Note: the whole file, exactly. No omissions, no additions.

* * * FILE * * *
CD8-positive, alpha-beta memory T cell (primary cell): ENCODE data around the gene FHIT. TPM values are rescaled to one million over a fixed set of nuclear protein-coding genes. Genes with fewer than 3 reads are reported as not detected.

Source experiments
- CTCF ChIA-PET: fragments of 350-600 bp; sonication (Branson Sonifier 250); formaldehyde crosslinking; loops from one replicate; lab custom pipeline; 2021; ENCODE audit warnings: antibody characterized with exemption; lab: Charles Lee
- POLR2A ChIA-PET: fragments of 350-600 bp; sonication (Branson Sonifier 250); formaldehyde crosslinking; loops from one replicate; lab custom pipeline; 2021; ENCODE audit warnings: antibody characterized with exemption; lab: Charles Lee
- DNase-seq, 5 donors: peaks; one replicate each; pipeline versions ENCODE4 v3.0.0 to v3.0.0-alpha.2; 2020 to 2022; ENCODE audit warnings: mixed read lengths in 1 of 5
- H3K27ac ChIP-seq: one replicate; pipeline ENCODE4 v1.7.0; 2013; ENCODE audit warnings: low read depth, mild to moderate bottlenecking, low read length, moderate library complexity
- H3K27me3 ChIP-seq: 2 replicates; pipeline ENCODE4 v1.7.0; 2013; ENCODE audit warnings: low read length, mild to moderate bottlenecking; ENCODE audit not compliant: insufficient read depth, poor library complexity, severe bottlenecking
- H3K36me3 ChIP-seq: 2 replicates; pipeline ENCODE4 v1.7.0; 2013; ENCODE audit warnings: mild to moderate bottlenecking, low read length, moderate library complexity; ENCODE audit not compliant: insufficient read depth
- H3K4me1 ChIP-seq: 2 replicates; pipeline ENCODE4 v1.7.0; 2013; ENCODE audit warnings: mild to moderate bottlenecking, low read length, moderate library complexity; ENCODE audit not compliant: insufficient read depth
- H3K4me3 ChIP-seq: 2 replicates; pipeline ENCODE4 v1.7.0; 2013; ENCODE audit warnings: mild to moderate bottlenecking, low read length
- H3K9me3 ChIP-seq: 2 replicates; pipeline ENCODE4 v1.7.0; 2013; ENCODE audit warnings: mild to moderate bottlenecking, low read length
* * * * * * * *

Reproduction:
CD8-positive, alpha-beta memory T cell (primary cell): ENCODE data around the gene FHIT. TPM values are rescaled to one million over a fixed set of nuclear protein-coding genes. Genes with fewer than 3 reads are reported as not detected.

Source experiments
- CTCF ChIA-PET: fragments of 350-600 bp; sonication (Branson Sonifier 250); formaldehyde crosslinking; loops from one replicate; lab custom pipeline; 2021; ENCODE audit warnings: antibody characterized with exemption; lab: Charles Lee
- POLR2A ChIA-PET: fragments of 350-600 bp; sonication (Branson Sonifier 250); formaldehyde crosslinking; loops from one replicate; lab custom pipeline; 2021; ENCODE audit warnings: antibody characterized with exemption; lab: Charles Lee
- DNase-seq, 5 donors: peaks; one replicate each; pipeline versions ENCODE4 v3.0.0 to v3.0.0-alpha.2; 2020 to 2022; ENCODE audit warnings: mixed read lengths in 1 of 5
- H3K27ac ChIP-seq: one replicate; pipeline ENCODE4 v1.7.0; 2013; ENCODE audit warnings: low read depth, mild to moderate bottlenecking, low read length, moderate library complexity
- H3K27me3 ChIP-seq: 2 replicates; pipeline ENCODE4 v1.7.0; 2013; ENCODE audit warnings: low read length, mild to moderate bottlenecking; ENCODE audit not compliant: insufficient read depth, poor library complexity, severe bottlenecking
- H3K36me3 ChIP-seq: 2 replicates; pipeline ENCODE4 v1.7.0; 2013; ENCODE audit warnings: mild to moderate bottlenecking, low read length, moderate library complexity; ENCODE audit not compliant: insufficient read depth
- H3K4me1 ChIP-seq: 2 replicates; pipeline ENCODE4 v1.7.0; 2013; ENCODE audit warnings: mild to moderate bottlenecking, low read length, moderate library complexity; ENCODE audit not compliant: insufficient read depth
- H3K4me3 ChIP-seq: 2 replicates; pipeline ENCODE4 v1.7.0; 2013; ENCODE audit warnings: mild to moderate bottlenecking, low read length
- H3K9me3 ChIP-seq: 2 replicates; pipeline ENCODE4 v1.7.0; 2013; ENCODE audit warnings: mild to moderate bottlenecking, low read length